Fundraiser launched to connect Waterford student with boat and 8-year-old Irish girl who found it

Waterford — The Waterford High School teacher and student who sent an unmanned sailboat across the Atlantic Ocean where it landed on a tiny Irish island are now raising funds to get there themselves.

Senior Kaitlyn Dow and her science teacher, Michael O’Connor, are hoping to take a trip to Ireland to meet with Méabh Ní Ghionnáin, the 8-year-old resident of Droim, Leitir Móir, Conamara, County Galway who picked up the Lancer, a 5-foot unmanned boat that Dow built and scientists from the Woods Hole Oceanographic Institution released into the ocean in April.

Méabh and her parents tracked the boat’s GPS coordinates as it approached the west coast of Ireland and, when it appeared to land on a small island near their house, walked down to the beach to find it.

Inside were some slightly damp stuffed animals, a T-shirt and messages on a USB flash drive from Waterford elementary school students.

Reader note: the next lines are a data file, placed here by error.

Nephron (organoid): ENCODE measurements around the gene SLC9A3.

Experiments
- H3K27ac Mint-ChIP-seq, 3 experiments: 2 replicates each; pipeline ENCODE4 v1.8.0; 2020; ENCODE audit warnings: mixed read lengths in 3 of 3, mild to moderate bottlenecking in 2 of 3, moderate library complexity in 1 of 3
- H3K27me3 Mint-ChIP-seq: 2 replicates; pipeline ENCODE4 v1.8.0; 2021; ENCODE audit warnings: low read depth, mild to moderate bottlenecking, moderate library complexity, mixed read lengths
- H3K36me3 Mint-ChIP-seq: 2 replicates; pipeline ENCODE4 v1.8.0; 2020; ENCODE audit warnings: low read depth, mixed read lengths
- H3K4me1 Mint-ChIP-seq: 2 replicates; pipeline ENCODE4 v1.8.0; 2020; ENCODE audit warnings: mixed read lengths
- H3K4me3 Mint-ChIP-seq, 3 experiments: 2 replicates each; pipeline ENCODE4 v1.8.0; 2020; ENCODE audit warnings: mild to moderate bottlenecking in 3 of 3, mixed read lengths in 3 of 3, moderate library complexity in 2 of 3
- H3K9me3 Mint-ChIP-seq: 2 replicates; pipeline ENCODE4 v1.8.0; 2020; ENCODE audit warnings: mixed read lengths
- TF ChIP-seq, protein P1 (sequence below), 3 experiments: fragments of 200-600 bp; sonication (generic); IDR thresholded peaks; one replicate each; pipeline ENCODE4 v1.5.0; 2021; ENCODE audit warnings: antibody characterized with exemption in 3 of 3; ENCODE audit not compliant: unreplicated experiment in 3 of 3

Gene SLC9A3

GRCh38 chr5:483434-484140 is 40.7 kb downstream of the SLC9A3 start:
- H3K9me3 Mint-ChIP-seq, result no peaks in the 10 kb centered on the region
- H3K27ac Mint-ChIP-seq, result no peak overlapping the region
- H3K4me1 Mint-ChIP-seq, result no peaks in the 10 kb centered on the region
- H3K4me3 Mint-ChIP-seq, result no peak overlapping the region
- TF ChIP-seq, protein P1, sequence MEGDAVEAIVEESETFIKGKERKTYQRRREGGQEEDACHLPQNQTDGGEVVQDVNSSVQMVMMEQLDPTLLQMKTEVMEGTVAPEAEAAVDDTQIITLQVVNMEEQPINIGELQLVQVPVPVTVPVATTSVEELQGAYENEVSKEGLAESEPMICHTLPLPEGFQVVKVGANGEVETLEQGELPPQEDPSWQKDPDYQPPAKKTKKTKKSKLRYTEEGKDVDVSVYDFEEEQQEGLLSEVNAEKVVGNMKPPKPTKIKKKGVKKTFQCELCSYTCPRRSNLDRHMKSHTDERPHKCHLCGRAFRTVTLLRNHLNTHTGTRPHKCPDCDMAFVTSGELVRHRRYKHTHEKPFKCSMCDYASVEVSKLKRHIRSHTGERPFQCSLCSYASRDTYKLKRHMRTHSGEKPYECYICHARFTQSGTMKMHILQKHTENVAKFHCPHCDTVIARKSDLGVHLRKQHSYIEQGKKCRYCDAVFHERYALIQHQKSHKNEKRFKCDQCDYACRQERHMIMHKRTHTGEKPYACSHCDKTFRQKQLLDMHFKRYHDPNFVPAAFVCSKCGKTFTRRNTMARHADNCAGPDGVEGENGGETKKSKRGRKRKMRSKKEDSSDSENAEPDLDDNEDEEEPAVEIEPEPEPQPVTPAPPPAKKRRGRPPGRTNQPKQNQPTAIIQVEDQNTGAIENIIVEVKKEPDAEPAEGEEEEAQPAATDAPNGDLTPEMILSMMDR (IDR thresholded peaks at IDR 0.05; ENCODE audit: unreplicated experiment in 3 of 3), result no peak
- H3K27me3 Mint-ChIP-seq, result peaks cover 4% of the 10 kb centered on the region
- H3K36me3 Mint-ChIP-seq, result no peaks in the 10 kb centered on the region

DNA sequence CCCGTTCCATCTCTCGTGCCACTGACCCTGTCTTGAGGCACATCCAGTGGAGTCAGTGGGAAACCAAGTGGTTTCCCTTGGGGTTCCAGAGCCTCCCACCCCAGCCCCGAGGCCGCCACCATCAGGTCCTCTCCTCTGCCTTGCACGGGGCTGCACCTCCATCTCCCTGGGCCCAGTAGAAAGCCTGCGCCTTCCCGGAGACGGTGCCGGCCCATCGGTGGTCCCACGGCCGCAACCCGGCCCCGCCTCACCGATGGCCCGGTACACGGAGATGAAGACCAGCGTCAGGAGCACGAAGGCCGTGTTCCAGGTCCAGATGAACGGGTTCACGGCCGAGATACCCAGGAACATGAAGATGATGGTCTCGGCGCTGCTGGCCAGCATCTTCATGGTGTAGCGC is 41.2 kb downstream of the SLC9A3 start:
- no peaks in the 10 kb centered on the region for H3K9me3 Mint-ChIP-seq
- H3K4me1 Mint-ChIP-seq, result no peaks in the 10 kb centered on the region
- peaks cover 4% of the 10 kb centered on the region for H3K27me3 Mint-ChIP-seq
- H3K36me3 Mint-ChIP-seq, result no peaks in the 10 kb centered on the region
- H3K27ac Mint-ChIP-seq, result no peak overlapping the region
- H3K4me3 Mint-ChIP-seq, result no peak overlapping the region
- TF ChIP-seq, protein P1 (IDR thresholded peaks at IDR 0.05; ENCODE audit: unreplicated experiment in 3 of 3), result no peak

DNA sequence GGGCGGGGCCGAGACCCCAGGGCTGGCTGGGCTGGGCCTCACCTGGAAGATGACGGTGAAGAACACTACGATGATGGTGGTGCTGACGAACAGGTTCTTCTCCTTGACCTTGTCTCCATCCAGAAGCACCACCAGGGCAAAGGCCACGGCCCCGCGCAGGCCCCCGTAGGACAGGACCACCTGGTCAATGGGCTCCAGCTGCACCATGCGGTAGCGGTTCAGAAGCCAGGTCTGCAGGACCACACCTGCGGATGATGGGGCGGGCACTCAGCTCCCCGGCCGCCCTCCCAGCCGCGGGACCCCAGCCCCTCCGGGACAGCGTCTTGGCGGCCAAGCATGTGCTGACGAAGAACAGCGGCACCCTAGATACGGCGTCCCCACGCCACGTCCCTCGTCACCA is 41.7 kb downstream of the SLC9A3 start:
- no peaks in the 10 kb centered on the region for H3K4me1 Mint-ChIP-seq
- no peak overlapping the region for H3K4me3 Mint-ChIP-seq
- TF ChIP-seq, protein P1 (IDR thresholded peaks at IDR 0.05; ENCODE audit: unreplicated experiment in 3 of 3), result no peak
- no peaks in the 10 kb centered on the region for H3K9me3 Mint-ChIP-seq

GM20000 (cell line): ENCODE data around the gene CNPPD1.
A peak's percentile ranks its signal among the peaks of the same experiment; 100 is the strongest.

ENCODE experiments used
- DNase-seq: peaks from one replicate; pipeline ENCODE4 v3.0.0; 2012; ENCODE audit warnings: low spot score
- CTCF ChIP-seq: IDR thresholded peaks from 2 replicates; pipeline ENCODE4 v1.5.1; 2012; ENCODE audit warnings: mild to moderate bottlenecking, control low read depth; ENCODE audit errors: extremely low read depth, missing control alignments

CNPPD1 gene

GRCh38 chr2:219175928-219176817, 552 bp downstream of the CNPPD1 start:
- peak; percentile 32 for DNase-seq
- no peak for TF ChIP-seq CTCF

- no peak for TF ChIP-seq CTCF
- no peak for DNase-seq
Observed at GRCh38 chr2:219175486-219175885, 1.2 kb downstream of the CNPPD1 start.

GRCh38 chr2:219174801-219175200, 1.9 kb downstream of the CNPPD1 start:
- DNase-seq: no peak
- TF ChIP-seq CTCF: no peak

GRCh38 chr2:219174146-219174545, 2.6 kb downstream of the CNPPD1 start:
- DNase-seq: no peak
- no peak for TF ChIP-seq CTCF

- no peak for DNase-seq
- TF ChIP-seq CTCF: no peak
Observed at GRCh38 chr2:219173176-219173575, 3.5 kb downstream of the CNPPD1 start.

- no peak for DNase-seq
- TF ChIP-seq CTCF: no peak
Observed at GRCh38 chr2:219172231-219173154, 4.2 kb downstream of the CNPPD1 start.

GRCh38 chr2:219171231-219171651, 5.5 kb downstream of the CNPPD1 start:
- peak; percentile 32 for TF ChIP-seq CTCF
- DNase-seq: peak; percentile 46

Méabh took the boat to school, sat for an interview on a national Irish-language radio station. She traveled with the director of Educational Passages, the company that produces the boat making kits that Dow used, to Belfast for the European Marine Science Educators Convention last week.

Reached on the phone after finding the boat last month, Méabh said the story had generated plenty of excitement at her school and expressed interest in meeting Dow.

And now Dow and O’Connor are trying to raise $10,000 to pay their way to Ireland to meet the girl who rescued their boat.

"We are looking for funds to bring Kaitlyn and Méabh together," O'Connor wrote in a post on the GoFundMe online fundraising page he set up. The page had generated more than $400 in donations by Sunday evening.

He said a simultaneous fundraising effort has begun in Ireland — Méabh's aunt owns a nearby pub that may hold an event to raise money.

Grants from the Connecticut Sea Grant College Program at UConn and the Captain Planet Foundation funded most of the initial cost of building the boat and sending it to sea.

“The plan is to go there and do an interactive lesson,” O’Connor said in an email.

Méabh and her schoolmates could design a new logo to add to the boat's exterior, then Dow and other Irish students could repair and update the boat and its GPS equipment, then send it back out on a new adventure with the help of an Irish marine institute.

O’Connor said they also hope to raise enough funds for Méabh to travel to Waterford and attend a conference of the U.S. National Marine Educators Association in June.

m.shanahan@theday.com

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